Looks like the greenest schools are in India’s suburbs. An annual environmental audit of schools by New Delhi-based Centre for Science and Environment (CSE) says ‘the real action is not happening in the ‘elite’, big-budget, up-market schools.’ Rather, semi-urban and mid-rung institutions in small cities such as Panipat (Haryana) and Jalgaon (Maharashtra) are leading the green brigade.
CSE asks schools across India to carry out rigorous self-audit on environmental practices within their own premises. From among the 5,000 schools that participated this year, the 20 national toppers had nine from the semi-urban, mid-rung category. Six of the national-level winners are from Delhi. Interestingly, ‘elite’ schools joined the programme with great fanfare, but failed to carry it through.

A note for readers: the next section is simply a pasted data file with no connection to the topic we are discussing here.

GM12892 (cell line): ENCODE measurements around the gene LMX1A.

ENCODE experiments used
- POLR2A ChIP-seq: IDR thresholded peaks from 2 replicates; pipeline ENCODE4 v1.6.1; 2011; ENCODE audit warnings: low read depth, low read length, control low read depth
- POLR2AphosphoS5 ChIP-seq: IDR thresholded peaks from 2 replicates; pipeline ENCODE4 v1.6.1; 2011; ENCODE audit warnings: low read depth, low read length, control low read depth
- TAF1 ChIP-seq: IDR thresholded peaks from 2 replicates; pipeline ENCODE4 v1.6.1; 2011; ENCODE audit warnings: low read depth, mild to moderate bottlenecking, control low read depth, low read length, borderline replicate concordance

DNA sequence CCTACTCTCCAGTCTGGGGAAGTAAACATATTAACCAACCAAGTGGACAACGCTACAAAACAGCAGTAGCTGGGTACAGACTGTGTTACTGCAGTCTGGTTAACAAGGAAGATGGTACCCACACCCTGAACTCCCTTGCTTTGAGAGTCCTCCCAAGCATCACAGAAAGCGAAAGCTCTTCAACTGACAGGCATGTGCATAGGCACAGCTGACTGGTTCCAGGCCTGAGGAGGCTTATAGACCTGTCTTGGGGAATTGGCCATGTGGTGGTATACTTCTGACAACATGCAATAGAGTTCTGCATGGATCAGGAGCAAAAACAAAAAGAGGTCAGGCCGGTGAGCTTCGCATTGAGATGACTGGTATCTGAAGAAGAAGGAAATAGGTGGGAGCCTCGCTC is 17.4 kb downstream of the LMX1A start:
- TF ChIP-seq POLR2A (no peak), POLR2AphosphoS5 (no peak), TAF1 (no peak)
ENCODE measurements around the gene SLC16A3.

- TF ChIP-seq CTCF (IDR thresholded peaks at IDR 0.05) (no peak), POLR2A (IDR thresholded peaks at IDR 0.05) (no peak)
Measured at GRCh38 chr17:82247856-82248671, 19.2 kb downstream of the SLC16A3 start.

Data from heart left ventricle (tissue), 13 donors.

Small schools showed commitment — discarded cars in favour of walking and cycling to commute, reused grey water to irrigate playfields and green areas, harvested rainwater, recycled solid wastes, turned their grounds into biodiversity hotspots planting large varieties of medicinal plants and used solar power to heat water, cook and light up streets.
The green campaign in ‘elite’ schools was found to be restricted to reating ‘eco clubs’ and campaigns with no long term commitment. The trend reflects a larger social behaviour — the lack of commitment of our big cities and urban citizens to make any path-breaking contribution towards this end. It would be a good thing to see small cities lead by example.